In a 150 minute, Macronsplaining marathon, the President promised to “rebuild the art of being French”.
The art of being French, whatever it may be, does not extend to national unity.
Togetherness-in-grief after the Notre Dame fire endured for two days. Emmanuel Macron’s plan for a more “human” Act Two of his presidency was instantly and predictably torn apart by Gilets Jaunes leaders.
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Macron's proposals are unlikely to appease the hard core of the Gilets Jaunes. Photo: AFP
The proposals, intended to answer the Yellow Vest rebellion and relaunch his presidency, were also rejected by opposition politicians as “vague…insufficient…merely crumbs.” A spot poll for Le Figaro found that 63 per cent of those questioned thought that Macron’s performance during a two and half hour press conference at the Elysée Palace was “unconvincing”.
A complete failure then? Not necessarily.
President Macron was never likely to abandon the state-shrinking programme on which he was elected in 2017. Important parts of it, such as reform of the country’s byzantine labour laws, have already been enacted.
He went further than many people had expected in responding to the Gilets Jaunes and to the ideas and grievances which emerged during the Great National Debate that he launched in January.
Substantial income tax cuts for middling earners next year; a minimum €1,000 a month pension (which British OAPs could only dream of); better grouped and organised public services in rural areas; a dose of proportional representation in parliamentary elections; an advisory body on action against climate change composed of 250 people chosen at random; more help for abandoned mothers and children; school classes for five to eight-year-olds limited to 24 places; a lower bar and simpler rules for demanding referenda.
He also added a couple of shameless appeals to voters on the centre right before the European elections on May 26th: a tougher approach to illegal migration and a promise to defend the secular French state against “political Islam”.
The press conference replaced a TV address that Macron was supposed to make on the night of the Notre Dame fire. Many of the proposals had leaked in the intervening ten days.
The President spoke for more than an hour before taking questions. He admitted to making mistakes. He apologised for some of his past “wounding” comments to members of the public.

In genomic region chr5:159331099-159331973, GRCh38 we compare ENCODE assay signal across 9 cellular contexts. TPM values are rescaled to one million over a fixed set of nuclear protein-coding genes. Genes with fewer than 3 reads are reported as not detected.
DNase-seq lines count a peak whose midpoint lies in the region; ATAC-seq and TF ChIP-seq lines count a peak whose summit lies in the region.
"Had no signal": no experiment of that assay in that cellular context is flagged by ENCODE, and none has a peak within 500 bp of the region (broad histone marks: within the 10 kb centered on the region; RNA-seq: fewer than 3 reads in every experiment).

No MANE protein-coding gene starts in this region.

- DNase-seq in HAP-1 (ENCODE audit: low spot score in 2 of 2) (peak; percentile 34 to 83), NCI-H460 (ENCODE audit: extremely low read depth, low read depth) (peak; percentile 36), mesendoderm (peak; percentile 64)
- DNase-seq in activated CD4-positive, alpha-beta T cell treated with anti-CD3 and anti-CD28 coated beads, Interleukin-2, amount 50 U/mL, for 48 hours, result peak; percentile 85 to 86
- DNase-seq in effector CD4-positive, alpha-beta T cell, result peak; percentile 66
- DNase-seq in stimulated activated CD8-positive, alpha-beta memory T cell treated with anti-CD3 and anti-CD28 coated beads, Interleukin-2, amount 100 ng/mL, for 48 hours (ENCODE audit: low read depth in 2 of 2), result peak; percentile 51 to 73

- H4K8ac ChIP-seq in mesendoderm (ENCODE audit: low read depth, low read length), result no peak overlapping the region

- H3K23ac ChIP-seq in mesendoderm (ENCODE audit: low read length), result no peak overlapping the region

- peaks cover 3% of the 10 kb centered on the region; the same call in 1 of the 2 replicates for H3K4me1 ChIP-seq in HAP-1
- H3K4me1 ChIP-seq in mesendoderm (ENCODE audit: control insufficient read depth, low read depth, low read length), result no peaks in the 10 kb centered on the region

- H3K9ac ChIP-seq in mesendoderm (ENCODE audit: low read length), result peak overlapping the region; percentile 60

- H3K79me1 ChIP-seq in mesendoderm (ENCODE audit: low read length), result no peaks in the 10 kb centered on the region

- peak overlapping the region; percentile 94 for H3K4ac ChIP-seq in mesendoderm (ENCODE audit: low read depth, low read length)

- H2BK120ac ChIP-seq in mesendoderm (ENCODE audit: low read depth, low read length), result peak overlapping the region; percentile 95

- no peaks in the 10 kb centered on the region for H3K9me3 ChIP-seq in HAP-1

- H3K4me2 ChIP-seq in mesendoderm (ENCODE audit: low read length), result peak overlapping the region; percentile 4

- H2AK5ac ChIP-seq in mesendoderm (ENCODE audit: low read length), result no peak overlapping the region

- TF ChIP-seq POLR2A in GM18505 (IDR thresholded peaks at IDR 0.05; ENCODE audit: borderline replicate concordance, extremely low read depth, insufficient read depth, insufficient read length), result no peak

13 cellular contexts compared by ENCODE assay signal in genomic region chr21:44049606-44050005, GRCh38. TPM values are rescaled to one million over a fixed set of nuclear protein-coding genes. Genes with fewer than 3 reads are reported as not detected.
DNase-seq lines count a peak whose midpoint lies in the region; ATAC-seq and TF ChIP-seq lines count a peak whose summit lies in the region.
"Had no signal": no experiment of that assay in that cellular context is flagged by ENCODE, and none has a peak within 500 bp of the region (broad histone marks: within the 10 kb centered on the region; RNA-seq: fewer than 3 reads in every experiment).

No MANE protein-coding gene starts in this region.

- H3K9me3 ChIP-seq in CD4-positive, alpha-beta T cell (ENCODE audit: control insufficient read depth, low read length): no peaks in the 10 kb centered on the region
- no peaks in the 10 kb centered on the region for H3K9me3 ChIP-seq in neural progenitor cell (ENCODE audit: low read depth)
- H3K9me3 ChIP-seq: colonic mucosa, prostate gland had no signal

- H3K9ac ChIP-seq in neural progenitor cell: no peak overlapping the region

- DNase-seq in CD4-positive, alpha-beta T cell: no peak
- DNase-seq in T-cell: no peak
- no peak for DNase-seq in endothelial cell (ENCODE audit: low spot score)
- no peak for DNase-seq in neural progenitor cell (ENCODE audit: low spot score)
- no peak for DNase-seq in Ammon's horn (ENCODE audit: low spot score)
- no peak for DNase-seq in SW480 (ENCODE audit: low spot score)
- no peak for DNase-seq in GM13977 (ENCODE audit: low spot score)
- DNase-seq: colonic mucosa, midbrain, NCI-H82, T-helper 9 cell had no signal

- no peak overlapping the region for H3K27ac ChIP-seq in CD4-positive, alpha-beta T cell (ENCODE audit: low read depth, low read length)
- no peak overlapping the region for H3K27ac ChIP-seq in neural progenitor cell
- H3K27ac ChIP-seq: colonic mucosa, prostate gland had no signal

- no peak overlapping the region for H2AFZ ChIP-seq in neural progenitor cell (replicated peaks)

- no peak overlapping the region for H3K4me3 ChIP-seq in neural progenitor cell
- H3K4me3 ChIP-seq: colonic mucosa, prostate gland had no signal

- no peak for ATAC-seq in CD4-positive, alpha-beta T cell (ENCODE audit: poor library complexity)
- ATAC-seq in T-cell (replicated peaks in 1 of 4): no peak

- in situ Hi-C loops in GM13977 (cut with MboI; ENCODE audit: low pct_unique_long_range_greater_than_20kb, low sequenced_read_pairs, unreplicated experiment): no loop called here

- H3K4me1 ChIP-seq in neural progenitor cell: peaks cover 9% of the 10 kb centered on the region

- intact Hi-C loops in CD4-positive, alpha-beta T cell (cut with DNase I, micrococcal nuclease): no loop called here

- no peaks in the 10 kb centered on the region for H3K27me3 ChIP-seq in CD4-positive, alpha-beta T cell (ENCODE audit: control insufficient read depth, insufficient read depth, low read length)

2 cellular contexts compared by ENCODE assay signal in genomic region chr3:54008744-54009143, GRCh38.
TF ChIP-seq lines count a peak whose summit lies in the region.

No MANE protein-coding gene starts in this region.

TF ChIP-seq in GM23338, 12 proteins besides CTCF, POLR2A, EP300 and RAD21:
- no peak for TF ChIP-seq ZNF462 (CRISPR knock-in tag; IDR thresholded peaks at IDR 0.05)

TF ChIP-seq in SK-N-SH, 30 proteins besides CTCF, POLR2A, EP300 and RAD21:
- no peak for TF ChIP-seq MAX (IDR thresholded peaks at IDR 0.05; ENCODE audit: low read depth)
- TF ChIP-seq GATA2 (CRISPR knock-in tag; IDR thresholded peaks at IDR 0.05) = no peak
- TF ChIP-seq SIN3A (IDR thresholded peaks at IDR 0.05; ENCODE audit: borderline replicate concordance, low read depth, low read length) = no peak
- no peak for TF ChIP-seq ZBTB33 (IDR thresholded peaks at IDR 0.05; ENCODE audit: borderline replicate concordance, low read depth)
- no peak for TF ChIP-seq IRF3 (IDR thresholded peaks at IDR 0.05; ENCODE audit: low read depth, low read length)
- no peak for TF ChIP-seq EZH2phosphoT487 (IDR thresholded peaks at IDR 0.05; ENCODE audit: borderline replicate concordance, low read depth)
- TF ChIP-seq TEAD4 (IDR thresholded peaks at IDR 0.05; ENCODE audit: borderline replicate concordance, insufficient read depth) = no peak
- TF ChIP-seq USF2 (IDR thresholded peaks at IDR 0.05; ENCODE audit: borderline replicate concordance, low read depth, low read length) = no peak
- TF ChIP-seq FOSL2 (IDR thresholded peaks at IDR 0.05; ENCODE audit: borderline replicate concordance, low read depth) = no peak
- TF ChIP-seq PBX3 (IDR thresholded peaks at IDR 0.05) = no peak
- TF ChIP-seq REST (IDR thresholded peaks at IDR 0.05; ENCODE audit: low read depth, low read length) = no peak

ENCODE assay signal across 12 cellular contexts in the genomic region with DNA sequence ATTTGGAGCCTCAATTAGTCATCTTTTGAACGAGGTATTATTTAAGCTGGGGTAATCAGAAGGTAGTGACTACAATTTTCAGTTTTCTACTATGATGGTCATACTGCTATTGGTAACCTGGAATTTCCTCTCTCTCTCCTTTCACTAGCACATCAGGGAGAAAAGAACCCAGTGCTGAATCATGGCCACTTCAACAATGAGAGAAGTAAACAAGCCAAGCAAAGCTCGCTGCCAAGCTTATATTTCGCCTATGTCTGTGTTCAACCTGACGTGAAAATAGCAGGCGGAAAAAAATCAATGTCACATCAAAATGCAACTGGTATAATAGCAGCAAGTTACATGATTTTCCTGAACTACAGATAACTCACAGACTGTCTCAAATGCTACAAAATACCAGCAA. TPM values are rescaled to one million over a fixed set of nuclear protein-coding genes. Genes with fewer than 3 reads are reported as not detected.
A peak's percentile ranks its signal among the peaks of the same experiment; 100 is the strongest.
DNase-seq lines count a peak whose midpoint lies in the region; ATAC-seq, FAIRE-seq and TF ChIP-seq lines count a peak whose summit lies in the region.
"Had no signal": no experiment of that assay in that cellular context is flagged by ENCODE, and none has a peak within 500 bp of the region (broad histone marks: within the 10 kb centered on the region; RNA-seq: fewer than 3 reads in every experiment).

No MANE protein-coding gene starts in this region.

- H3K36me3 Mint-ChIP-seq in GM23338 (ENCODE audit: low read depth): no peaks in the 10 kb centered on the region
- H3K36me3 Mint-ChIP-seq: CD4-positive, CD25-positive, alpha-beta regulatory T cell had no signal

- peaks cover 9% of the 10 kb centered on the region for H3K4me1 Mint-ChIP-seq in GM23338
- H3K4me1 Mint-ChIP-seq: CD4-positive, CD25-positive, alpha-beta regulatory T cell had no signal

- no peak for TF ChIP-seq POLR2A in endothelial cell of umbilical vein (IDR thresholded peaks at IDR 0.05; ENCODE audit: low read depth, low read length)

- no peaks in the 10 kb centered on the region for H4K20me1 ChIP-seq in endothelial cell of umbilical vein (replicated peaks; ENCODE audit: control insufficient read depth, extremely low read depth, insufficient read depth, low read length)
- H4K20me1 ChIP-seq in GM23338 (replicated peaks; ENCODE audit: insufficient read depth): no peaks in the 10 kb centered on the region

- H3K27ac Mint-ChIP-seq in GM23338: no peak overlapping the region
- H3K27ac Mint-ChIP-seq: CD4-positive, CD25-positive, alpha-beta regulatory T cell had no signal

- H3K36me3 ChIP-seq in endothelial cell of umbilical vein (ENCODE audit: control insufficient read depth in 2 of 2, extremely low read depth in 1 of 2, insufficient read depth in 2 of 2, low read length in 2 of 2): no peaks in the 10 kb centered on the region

Whatever one may think of Macron’s politics or his occasional arrogance and glibness, this was an extraordinarily energetic and assured performance. Neither the current British Prime Minister nor the current US President could have mastered the detail of so many disparate subjects for so long.
To try to make a rag-tag catalogue of proposals appear to be a coherent programme, Macron invoked the spirit of Notre Dame, without mentioning the wounded cathedral by name. France must “rediscover the art of being French”, he said. It must learn how to defend the “permanences” of French life in a world in which certainties had disappeared.
The president was hoping to capitalise on the spirit of 'national unity' after the Notre-Dame blaze. Photo: AFP
The President said that he was more than ever convinced that his original reform programme – shifting the French social and political dial away from “protection” and towards “opportunity” and “responsibility” – was justified. His reforms were beginning to work with the creation of tens of thousands of permanent-contract jobs.
All the same, Macron said that he accepted that “Act 2 of his presidency” (note the theft of Gilets Jaunes terminology) must be more “human” and do more to help the poor, rural areas and the struggling lower middle classes. New approaches were also needed to close the gulf between citizens and the governing elite.
The more radical and emblematic Gilets Jaunes demands were rejected. There will be no “Citizens’ Initiative Referenda” or popular government online; no big one-off increase in the minimum wage; no abolition of VAT on food and other basic necessities.
Overall, the proposals seem well-judged – or perhaps cynically calculated.
Macron’s plan was not aimed at the diehard Gilets Jaunes who are still turning out for a series of weakening Saturday putsches (20,000 to 30,000 in recent weekends, compared to 280,000 in November). The remaining GJ’s are, in any case, unreachable.
The movement has mutated from its category-defying, rural and outer-suburban origins to something more urban, more traditional and hard left. The Gilets Jaunes and Black Bloc left-anarchist allies will doubtless seek to cause mayhem during the Labour Day demonstrations on May 1st (next Wednesday). They will continue to protest for many weeks to come because protest is now their only identity.
They are no longer a threat to Macron or French democracy.
Macron’s plan was aimed at those who sympathise with the original grievances of the movement and at stay-at-home GJ’s who have abandoned the early roundabout or city centre protests of November and December.
It was also clearly aimed at swing voters, especially centre-right swing voters, in the European elections on May 26th.
To “relaunch” his presidency Macron needs the symbolism of a “victory” for his La République en Marche party. To top the poll on May 26th, he does not need to unite a quarrelsome nation.
He does not need to repeat the 66 percent that he scored in the second round of the presidential election two years ago. He needs something like the 24 percent that he scored in the first round.
Polls already put Macron’s LREM at 21 to 23 percent, just ahead of Marine Le Pen’s Rassemblement National.
Can Macron’s income tax cut and other concessions give him the couple of extra points that he needs? Probably.